Although the spheroid features that we sorted by – size and morphology – are both structural and therefore simple to sort for as they only require brightfield microscopy, our system can also sort by molecular markers if the spheroids have a fluorescent readout through an integrated reporter or a temporary dye. Furthermore, whereas we have focused solely on hPSC-derived hindgut organoids, and our reported parameters are specific to this system, the workflow, including identifying heterogeneous structural parameters and sorting based upon these, are easily generalizable to other organoid or aggregate systems.

Spheroid size and morphology likely have biological significance and are the focus of future mechanistic studies to fully understand how these parameters relate to the emergence of pre-organoid versus spheroid structures from hindgut cultures. We hypothesize that the mechanisms that govern the emergence of spheroids with an inner mass might be similar to those at play in the formation of the inner cell mass in the blastocyst (Piotrowska-Nitsche et al., 2005; Rossant, 2016). From our analysis of the 3D hindgut cultures and emergent spheroids, we can speculate as to how spheroids emerge and why the population is heterogeneous. Cells that differentiate into epithelial cells preferentially lie on top of the mesenchyme. As the cells proliferate and the cultures become overly confluent, bulging structures of varying sizes form with epithelial cells encapsulating underlying piles of mesenchymal cells. We observed no correlation between proliferation and budding regions (data not shown). These bulges progress to buds and detach from the cultures as spheroids. Production of a spheroid with both mesenchymal and epithelial cells requires coordinate detachment of the mesenchymal mass with the epithelia. Not all budding regions foster simultaneous detachment of connected epithelia and mesenchyme, giving rise to spheroids of heterogeneous composition and structure.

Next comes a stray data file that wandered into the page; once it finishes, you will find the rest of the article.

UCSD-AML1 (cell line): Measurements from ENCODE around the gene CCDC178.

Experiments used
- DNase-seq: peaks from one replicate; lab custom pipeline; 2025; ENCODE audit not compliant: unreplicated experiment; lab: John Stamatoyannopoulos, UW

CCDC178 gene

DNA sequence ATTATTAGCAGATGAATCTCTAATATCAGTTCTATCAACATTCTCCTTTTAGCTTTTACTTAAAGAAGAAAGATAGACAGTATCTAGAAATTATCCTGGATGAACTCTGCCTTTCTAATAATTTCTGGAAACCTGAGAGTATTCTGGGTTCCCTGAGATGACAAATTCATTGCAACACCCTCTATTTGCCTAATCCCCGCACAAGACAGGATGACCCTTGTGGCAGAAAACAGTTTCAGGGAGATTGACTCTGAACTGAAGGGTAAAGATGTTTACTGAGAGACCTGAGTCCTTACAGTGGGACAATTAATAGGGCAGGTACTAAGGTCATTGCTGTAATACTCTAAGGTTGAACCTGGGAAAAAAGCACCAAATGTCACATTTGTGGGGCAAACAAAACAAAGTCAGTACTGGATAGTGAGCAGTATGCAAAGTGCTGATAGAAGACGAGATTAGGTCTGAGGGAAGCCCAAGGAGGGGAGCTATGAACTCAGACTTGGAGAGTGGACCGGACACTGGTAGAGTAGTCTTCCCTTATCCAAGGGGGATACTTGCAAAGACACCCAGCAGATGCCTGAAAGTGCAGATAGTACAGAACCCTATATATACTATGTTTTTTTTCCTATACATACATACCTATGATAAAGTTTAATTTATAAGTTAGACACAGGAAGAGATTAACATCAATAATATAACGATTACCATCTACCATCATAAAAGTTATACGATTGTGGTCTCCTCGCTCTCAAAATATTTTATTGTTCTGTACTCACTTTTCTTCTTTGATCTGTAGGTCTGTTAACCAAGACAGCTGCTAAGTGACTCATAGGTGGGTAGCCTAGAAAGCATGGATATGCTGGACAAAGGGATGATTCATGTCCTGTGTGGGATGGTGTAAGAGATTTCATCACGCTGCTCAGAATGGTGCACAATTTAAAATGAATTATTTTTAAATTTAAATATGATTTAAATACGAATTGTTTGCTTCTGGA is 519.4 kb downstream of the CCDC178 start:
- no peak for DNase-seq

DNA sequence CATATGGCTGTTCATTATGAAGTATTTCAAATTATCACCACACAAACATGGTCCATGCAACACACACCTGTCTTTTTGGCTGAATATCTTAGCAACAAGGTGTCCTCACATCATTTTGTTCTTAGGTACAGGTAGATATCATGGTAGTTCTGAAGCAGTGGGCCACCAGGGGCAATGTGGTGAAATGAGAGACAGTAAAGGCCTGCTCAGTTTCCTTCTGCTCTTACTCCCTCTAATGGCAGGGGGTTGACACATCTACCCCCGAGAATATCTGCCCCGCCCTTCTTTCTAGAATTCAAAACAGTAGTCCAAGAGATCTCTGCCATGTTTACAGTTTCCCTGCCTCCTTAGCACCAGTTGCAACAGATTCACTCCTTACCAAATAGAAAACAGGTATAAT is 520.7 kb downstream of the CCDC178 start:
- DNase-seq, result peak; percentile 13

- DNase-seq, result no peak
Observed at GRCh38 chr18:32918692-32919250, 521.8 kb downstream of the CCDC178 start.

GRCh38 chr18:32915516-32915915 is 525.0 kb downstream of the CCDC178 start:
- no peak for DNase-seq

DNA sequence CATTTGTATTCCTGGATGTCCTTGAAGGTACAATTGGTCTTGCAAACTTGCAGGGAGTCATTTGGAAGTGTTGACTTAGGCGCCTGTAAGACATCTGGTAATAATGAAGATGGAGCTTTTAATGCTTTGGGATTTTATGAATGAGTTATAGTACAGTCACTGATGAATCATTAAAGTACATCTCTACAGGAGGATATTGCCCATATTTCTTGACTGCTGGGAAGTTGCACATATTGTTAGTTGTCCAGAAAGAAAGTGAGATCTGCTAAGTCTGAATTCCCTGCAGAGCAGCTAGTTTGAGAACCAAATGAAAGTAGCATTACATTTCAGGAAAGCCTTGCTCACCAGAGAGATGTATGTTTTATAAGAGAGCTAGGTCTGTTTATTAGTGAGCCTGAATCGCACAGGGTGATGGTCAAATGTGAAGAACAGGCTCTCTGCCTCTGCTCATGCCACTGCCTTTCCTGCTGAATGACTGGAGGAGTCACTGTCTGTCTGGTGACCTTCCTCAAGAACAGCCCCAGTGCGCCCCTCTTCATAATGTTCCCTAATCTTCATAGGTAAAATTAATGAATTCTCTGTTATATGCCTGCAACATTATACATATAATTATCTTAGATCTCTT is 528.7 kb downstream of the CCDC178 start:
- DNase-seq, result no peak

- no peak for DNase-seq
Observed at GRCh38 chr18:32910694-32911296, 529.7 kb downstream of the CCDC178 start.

Isolating pre-organoids from the heterogeneous spheroid cultures offers multiple benefits in regards to downstream applications. Most importantly, downstream assays will be performed on a more homogeneous population, which will make the data easier to interpret and reproduce. Additionally, there are large cost savings in first enriching the spheroid population for pre-organoids because it obviates both the need to scale-up downstream, and to use potentially more involved assays to obtain the desired throughput. An even more efficient system would have a higher yield of pre-organoids from the initial differentiation and thus a more homogeneous spheroid population. To achieve this, we are studying the biomechanical forces that give rise to pre-organoids and applying our findings to reverse engineer the hindgut differentiation system, with the goal of exclusively producing pre-organoids.